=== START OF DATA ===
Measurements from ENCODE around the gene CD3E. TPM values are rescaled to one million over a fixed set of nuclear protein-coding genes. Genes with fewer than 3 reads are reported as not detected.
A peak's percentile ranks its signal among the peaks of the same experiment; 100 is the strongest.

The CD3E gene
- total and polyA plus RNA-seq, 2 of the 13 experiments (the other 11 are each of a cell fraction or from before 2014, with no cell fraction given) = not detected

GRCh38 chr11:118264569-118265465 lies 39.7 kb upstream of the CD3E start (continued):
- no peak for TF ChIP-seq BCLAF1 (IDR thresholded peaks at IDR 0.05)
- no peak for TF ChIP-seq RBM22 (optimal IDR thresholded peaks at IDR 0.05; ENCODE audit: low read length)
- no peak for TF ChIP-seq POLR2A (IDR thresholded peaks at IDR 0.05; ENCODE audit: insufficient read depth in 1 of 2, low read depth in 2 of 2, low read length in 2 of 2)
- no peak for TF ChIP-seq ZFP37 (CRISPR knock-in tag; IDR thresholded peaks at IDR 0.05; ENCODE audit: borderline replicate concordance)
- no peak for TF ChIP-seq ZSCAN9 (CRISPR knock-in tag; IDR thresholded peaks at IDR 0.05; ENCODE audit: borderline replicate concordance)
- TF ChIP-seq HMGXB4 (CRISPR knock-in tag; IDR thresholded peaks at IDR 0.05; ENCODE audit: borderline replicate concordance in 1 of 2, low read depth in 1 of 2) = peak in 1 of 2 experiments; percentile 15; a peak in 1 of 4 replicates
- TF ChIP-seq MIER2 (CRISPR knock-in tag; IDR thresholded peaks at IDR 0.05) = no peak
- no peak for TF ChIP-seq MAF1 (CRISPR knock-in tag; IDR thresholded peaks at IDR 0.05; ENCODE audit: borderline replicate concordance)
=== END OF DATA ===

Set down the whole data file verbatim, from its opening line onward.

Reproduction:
Measurements from ENCODE around the gene CD3E. TPM values are rescaled to one million over a fixed set of nuclear protein-coding genes. Genes with fewer than 3 reads are reported as not detected.
A peak's percentile ranks its signal among the peaks of the same experiment; 100 is the strongest.

The CD3E gene
- total and polyA plus RNA-seq, 2 of the 13 experiments (the other 11 are each of a cell fraction or from before 2014, with no cell fraction given) = not detected

GRCh38 chr11:118264569-118265465 lies 39.7 kb upstream of the CD3E start (continued):
- no peak for TF ChIP-seq BCLAF1 (IDR thresholded peaks at IDR 0.05)
- no peak for TF ChIP-seq RBM22 (optimal IDR thresholded peaks at IDR 0.05; ENCODE audit: low read length)
- no peak for TF ChIP-seq POLR2A (IDR thresholded peaks at IDR 0.05; ENCODE audit: insufficient read depth in 1 of 2, low read depth in 2 of 2, low read length in 2 of 2)
- no peak for TF ChIP-seq ZFP37 (CRISPR knock-in tag; IDR thresholded peaks at IDR 0.05; ENCODE audit: borderline replicate concordance)
- no peak for TF ChIP-seq ZSCAN9 (CRISPR knock-in tag; IDR thresholded peaks at IDR 0.05; ENCODE audit: borderline replicate concordance)
- TF ChIP-seq HMGXB4 (CRISPR knock-in tag; IDR thresholded peaks at IDR 0.05; ENCODE audit: borderline replicate concordance in 1 of 2, low read depth in 1 of 2) = peak in 1 of 2 experiments; percentile 15; a peak in 1 of 4 replicates
- TF ChIP-seq MIER2 (CRISPR knock-in tag; IDR thresholded peaks at IDR 0.05) = no peak
- no peak for TF ChIP-seq MAF1 (CRISPR knock-in tag; IDR thresholded peaks at IDR 0.05; ENCODE audit: borderline replicate concordance)